This Thursday is all about space shooting, by crystallizing proteins from the Michael J. Fox Foundation, a vibrant virtual reality system, ultra-membranes and a Refabricator, a device that converts waste into 3D printing filaments.
This strange science and much more will begin on Thursday (November 15th) at noon. 4:49 am EST (0949 GMT) for Northrop Grumman (formerly Orbital ATK) 10th re-supply mission for the International Space Station. NASA's officials announced in a statement that the Cygnus spacecraft will be based on the Antares missile from the Mid-Atlantic Regional Space Station, located at the Wallow Flight Facility of Virginia, which carried out approximately 882 pounds (400 kilograms) of research and equipment for these experiments. In total, the rocket launches approximately 7,500 pounds (3,402 kg) of scientific equipment and crew items, such as food and clothing, to the International Space Station.
These experiments will be one of hundreds of scientific studies currently taking place at the space station. Release will be visible in US U.S. East Ccoast, and you can watch it online at Space.com, thanks to NASA TV. [Launch Photo: Orbital ATK’s Antares Rocket & Cygnus OA-9 Soar to Space Station]
Northrop Grumman's Cygnus vehicle is named after the NASA astronaut and U.S. Navy John Young. The young people spent 835 hours in space for more than six NASA astronaut missions.
The cygnus car will have a device called Refabricator as part of the In-Space Manufacturing Refabricator project. This is the first integrated 3D printer and processor that will become a plastic overcoat in the 3D filing of the space station. The filament will be used for repairs to the space station, as well as a waste recycling facility. The device could also be used to make things in a space station.
This technology could be very useful for long-term deep space missions where astronauts regularly have to deal with waste, repair and resource issues. According to an investigation report, "without re-processing, large quantities of raw materials should be stored on board long-range exploratory missions." This research is sponsored by NASA's Technology Demonstration Bureau.
Microgravity virtual reality
The long-term illustration of the effect of hypo-gravity on self-response (VECTION), another study on the space station, will explore how a microgravity environment could affect the ability of astronauts to visually interpret movement, orientation and distance.
Here on Earth, our senses work together to inform us how far we are from things, how fast they are moving and how they are oriented. In space, gravity no longer works in our vestibular system – a system that promotes our balance and orientation. The purpose of the VECTION study is to better understand how microgravity affects these feelings through virtual reality.
In this study, astronauts will carry a Virtual Reality (VR) system that will provide visual guidance for computers to try to create artificial gravity with visual acceleration, Loren Harris, Professor of Toronto York University, and lead researcher of this study. said the press conference on Thursday, November 8th. After VR simulation, astronauts will report how far they perceive they were moving, how far they were, and so on.
"Many astronauts believe they are disoriented or suffering from space diseases when they first arrive at a space station," Harris said. So, to understand how a microgravity environment can affect astronauts at several travel points, they will participate in the VR simulation as soon as they arrive in outer space as soon as they have used the environment and when they will return to Earth.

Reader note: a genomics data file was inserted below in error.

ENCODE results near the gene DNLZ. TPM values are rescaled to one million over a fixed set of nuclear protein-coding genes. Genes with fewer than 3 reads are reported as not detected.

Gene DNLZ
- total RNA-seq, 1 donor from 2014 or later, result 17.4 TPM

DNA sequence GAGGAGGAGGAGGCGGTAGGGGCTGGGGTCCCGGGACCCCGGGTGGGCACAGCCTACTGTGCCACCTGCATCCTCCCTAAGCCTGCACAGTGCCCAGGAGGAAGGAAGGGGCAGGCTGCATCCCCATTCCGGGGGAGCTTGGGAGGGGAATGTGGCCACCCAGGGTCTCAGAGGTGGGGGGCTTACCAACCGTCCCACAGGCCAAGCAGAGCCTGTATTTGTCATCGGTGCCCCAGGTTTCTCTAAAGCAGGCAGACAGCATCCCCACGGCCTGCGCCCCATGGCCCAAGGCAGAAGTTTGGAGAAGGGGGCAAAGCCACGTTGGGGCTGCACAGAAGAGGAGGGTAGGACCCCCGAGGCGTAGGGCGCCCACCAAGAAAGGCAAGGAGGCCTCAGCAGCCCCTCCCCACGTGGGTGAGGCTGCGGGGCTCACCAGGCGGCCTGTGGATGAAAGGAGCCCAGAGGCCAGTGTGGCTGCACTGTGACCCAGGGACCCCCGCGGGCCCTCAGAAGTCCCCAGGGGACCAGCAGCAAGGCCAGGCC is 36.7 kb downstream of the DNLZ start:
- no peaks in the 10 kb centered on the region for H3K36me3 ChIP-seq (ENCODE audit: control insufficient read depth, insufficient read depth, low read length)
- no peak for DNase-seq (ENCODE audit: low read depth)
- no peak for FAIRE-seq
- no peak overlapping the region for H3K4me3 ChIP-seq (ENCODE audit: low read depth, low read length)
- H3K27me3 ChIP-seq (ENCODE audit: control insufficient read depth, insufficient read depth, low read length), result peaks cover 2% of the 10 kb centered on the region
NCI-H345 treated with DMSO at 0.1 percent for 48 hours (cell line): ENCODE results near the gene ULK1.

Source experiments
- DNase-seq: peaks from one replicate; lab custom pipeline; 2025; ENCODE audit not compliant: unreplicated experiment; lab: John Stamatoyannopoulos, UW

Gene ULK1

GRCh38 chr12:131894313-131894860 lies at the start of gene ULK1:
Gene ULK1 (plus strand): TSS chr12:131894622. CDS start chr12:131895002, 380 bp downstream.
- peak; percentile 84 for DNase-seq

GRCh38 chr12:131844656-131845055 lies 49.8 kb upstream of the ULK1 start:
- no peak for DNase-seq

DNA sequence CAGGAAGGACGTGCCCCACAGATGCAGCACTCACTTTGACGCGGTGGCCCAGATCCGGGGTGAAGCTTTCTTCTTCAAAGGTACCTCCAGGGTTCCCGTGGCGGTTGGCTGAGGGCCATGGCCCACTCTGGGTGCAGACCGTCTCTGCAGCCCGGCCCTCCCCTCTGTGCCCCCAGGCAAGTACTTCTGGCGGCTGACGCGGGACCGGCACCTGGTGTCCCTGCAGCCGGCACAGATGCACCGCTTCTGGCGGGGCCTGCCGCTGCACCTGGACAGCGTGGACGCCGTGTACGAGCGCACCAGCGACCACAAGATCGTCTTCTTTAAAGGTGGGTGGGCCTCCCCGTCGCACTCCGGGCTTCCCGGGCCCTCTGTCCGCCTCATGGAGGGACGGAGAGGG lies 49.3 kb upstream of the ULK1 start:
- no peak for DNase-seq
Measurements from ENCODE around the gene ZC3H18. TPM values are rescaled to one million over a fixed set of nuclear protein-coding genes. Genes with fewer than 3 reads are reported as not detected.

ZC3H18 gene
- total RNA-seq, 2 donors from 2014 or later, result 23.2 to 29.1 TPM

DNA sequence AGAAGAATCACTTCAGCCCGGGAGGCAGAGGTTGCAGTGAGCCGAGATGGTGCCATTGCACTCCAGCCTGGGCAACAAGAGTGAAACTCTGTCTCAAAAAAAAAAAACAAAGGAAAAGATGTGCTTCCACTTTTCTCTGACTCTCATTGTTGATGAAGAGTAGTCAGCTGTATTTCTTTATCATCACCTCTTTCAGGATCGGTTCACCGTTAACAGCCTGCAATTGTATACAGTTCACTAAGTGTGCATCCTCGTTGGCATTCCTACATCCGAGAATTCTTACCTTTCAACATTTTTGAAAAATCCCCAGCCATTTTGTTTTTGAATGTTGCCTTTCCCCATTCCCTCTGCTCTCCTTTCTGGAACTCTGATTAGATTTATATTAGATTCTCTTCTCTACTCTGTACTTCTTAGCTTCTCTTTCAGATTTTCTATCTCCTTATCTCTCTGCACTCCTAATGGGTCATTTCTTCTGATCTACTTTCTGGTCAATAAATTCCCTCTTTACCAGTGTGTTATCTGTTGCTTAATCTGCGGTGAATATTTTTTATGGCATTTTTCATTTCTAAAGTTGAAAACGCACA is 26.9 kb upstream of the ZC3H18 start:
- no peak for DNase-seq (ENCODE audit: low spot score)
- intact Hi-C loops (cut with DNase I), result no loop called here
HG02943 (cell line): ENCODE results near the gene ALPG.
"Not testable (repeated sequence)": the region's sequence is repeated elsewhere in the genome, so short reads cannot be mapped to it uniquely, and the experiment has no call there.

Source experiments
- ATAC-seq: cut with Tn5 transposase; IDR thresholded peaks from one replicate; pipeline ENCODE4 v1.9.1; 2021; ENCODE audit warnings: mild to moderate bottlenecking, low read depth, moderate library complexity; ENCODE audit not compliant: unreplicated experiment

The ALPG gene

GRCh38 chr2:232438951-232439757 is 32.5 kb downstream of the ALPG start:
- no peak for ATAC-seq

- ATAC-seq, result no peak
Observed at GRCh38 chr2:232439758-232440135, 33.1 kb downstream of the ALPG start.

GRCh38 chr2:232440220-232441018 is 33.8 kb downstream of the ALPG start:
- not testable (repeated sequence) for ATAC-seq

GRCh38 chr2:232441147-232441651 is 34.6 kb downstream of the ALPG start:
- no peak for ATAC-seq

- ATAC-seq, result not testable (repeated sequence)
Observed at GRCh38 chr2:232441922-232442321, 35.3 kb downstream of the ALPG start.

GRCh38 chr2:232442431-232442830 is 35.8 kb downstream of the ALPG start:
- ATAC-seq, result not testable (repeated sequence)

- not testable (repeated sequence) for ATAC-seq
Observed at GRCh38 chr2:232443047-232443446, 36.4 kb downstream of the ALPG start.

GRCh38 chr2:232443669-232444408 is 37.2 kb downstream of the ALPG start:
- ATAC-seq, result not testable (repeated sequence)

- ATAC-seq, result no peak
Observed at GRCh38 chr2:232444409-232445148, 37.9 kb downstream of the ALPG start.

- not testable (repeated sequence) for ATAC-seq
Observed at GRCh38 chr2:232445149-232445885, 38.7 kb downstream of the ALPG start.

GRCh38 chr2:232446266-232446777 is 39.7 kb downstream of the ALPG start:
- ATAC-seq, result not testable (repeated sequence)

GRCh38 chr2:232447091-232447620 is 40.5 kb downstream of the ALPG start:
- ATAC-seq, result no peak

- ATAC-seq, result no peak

Crystallisation of LRRK2 in Microgravity Conditions-2 (CASIS PCG-16), partly developed by the Michael J. Fox Foundation, crystals will evolve in an attempt to fight Parkinson's disease. Leukin richly replicated kinase 2 (LRRK2) proteins are involved in Parkinson's disease, and researchers can learn about the protein structure when studying larger protein-grown crystals. However, Earth-borne protein crystals are too small and compact to be efficiently studied.
Scientists told the news conference, but the attempt was unsuccessful, trying to try to grow these crystals in microgravity before. After a re-investigation, the researchers will again attempt to grow these crystals in microgravity to the space station. Researching larger LRRK2 crystals, the team hopes to get a better understanding of protein form and morphology and help scientists better understand Parkinson's disease.
The ultimate goal of this investigation is simple. They "are looking for a therapeutic agent that will slowly stop or change the disease," said Marco Baptista, director of research programs at the Michael J. Fox Foundation at a press conference.
Tiny carbon capture
The design of the separation membrane gas membrane using the microgravity synthesis (Cemisca) is planning a negligible method for capturing carbon dioxide. This experiment examines and synthesizes negligible membranes made of calcium silicate particles, plan as human hair, and pores over 100 nanometers in size or even smaller. These nanoscale membranes can remove carbon dioxide from other gases in the air, making them an important developmental technology to combat the harmful effects that carbon dioxide can cause to our planet.
Researchers predict that by creating these membranes in microgravity, costs could be lower and produce longer-lasting, less energy-consuming membranes. In addition, the microgravity environment gives researchers "the ability to control the size and shape of nanoparticles," said Negar Rajabiat of Cemscia LLC, a research assistant in a national laboratory study at a news conference. This means that they can adapt the membranes to separate the various types of gas, although, as Rajabiat said.